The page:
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Articles by H. M Jack
Total Records ( 2 ) for H. M Jack
  A. B Eberle , K Herrmann , H. M Jack and O. Muhlemann

During B cell maturation, immunoglobulin (Ig) genes frequently acquire premature translation-termination codons (PTCs) as a result of the somatic rearrangement of V, D, and J gene segments. However, it is essential for a B lymphocyte to produce only one kind of antibody and therefore to ensure that the heavy and light chain polypeptides are expressed exclusively from the corresponding functional alleles, whereas no protein is made from the nonproductively rearranged alleles. At the post-transcriptional level, a well-studied mRNA quality control mechanism, termed nonsense-mediated mRNA decay (NMD), recognizes and degrades PTC-containing mRNAs in a translation-dependent manner. In addition, transcriptional silencing of PTC-containing Ig-µ and Ig- heavy chain reporter genes was observed in HeLa cells. To investigate the silencing of nonproductively rearranged Ig genes in a more physiological context, we analyzed a monoclonal line of immortalized murine pro-B cells harboring one productively (PTC–) and one nonproductively (PTC+) rearranged Ig-µ heavy chain allele. We show that the steady-state abundance of PTC+ mRNA was ~40-fold lower when compared to that of the PTC– mRNA. However, both the PTC+ and PTC– allele seemed to be equally well transcribed since the abundances of PTC+ and PTC– pre-mRNA were very similar and chromatin immunoprecipitations revealed comparable occupancy of RNA polymerase II and acetylated histone H3 on both alleles. Altogether, we found no evidence for transcriptional silencing of the PTC+ allele in this pro-B cell line; hence, the efficient down-regulation of the PTC+ Ig-µ mRNA results entirely from NMD.

  D Trageser , I Iacobucci , R Nahar , C Duy , G von Levetzow , L Klemm , E Park , W Schuh , T Gruber , S Herzog , Y. m Kim , W. K Hofmann , A Li , C. T Storlazzi , H. M Jack , J Groffen , G Martinelli , N Heisterkamp , H Jumaa and M. Muschen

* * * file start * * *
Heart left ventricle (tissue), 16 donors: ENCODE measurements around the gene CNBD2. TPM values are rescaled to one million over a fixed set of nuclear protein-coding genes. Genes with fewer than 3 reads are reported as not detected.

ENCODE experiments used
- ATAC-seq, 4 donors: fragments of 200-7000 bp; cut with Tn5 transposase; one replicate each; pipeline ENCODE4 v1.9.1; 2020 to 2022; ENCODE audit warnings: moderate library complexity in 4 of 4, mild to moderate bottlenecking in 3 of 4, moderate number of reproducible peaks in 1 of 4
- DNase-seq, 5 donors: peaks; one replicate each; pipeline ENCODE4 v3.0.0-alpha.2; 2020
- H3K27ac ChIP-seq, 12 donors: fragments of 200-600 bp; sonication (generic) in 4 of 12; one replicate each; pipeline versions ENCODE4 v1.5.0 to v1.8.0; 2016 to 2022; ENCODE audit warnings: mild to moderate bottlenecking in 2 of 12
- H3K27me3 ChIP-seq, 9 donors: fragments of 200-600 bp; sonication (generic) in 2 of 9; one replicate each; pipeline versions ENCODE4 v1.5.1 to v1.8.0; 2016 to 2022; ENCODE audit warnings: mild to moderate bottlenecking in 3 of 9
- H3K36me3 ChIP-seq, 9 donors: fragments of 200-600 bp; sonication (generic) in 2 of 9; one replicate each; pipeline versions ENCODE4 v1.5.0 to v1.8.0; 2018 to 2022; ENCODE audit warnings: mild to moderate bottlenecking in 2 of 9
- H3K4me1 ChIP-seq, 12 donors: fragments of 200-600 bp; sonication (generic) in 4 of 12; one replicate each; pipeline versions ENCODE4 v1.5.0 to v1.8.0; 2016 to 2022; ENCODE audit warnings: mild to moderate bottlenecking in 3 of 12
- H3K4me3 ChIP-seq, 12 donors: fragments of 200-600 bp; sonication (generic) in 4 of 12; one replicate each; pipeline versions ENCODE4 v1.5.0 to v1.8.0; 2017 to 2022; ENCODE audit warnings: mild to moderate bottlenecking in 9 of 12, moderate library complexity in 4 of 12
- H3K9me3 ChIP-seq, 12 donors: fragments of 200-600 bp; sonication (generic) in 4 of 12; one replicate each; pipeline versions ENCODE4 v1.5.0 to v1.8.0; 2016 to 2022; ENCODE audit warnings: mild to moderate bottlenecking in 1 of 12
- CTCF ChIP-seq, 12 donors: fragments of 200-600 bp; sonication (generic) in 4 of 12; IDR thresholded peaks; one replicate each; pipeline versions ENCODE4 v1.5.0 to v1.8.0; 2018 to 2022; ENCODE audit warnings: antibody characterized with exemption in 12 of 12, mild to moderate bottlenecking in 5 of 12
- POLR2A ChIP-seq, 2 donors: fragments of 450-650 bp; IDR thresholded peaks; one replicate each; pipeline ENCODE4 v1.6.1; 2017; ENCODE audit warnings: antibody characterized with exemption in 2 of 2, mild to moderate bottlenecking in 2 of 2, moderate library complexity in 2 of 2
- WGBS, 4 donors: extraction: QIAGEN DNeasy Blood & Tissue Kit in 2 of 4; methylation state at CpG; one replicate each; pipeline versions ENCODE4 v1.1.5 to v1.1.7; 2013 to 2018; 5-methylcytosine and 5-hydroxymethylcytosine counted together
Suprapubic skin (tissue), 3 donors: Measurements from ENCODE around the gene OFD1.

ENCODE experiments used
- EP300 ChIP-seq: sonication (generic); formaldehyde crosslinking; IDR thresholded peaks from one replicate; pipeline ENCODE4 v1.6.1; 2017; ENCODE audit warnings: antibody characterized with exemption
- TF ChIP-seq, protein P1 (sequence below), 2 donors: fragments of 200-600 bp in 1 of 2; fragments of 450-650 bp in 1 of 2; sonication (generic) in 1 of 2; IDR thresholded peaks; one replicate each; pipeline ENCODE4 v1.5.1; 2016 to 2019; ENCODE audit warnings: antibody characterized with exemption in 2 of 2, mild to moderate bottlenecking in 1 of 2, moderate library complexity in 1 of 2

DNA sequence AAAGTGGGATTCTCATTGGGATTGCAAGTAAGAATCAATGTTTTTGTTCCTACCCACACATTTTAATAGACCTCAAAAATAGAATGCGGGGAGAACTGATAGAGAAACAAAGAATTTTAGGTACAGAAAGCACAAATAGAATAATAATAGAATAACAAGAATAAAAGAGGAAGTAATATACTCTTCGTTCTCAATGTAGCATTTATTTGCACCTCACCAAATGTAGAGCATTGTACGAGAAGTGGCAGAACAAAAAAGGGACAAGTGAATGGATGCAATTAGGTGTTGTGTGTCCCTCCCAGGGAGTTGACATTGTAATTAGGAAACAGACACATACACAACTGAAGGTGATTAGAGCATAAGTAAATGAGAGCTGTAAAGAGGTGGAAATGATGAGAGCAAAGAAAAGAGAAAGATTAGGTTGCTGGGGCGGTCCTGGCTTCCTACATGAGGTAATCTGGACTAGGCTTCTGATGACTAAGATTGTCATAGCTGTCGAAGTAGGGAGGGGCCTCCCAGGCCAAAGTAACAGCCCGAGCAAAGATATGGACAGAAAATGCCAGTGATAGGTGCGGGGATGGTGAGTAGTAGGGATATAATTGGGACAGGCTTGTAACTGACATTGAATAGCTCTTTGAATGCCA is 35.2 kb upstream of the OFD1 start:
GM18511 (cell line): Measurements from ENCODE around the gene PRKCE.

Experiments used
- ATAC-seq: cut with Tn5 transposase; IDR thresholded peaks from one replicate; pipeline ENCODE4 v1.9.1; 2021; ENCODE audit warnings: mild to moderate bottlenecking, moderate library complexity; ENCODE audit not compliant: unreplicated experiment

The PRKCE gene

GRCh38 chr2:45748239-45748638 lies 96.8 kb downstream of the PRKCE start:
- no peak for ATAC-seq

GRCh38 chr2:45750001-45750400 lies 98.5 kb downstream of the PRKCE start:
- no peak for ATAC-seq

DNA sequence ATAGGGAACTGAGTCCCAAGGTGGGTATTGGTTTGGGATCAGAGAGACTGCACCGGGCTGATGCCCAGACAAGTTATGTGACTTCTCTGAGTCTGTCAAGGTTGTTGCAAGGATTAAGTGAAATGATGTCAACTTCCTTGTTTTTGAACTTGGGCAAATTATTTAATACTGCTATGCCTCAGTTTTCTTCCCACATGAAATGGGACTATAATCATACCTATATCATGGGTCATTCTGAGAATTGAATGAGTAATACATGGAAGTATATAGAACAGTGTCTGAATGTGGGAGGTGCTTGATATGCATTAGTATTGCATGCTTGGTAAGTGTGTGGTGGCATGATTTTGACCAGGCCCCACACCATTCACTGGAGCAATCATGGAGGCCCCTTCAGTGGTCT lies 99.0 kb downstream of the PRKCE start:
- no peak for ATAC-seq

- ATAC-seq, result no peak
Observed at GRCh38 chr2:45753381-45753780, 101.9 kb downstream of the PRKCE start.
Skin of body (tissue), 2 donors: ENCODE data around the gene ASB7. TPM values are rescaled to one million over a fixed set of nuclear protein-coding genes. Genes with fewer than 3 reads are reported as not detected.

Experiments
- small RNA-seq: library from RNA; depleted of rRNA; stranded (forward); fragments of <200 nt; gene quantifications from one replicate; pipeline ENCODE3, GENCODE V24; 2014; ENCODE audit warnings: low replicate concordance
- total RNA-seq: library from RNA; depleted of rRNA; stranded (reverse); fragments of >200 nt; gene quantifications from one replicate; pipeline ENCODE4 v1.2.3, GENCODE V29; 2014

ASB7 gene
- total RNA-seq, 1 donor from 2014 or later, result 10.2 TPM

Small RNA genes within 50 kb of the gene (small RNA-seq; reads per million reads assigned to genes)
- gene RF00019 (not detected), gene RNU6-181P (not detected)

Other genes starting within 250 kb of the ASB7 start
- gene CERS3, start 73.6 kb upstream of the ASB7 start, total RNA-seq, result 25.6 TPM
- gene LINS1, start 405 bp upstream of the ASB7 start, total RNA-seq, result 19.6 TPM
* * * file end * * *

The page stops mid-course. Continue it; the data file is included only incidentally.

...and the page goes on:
B cell lineage acute lymphoblastic leukemia (ALL) arises in virtually all cases from B cell precursors that are arrested at pre–B cell receptor–dependent stages. The Philadelphia chromosome–positive (Ph+) subtype of ALL accounts for 25–30% of cases of adult ALL, has the most unfavorable clinical outcome among all ALL subtypes and is defined by the oncogenic BCR-ABL1 kinase and deletions of the IKAROS gene in >80% of cases. Here, we demonstrate that the pre–B cell receptor functions as a tumor suppressor upstream of IKAROS through induction of cell cycle arrest in Ph+ ALL cells. Pre–B cell receptor–mediated cell cycle arrest in Ph+ ALL cells critically depends on IKAROS function, and is reversed by coexpression of the dominant-negative IKAROS splice variant IK6. IKAROS also promotes tumor suppression through cooperation with downstream molecules of the pre–B cell receptor signaling pathway, even if expression of the pre–B cell receptor itself is compromised. In this case, IKAROS redirects oncogenic BCR-ABL1 tyrosine kinase signaling from SRC kinase-activation to SLP65, which functions as a critical tumor suppressor downstream of the pre–B cell receptor. These findings provide a rationale for the surprisingly high frequency of IKAROS deletions in Ph+ ALL and identify IKAROS-mediated cell cycle exit as the endpoint of an emerging pathway of pre–B cell receptor–mediated tumor suppression.

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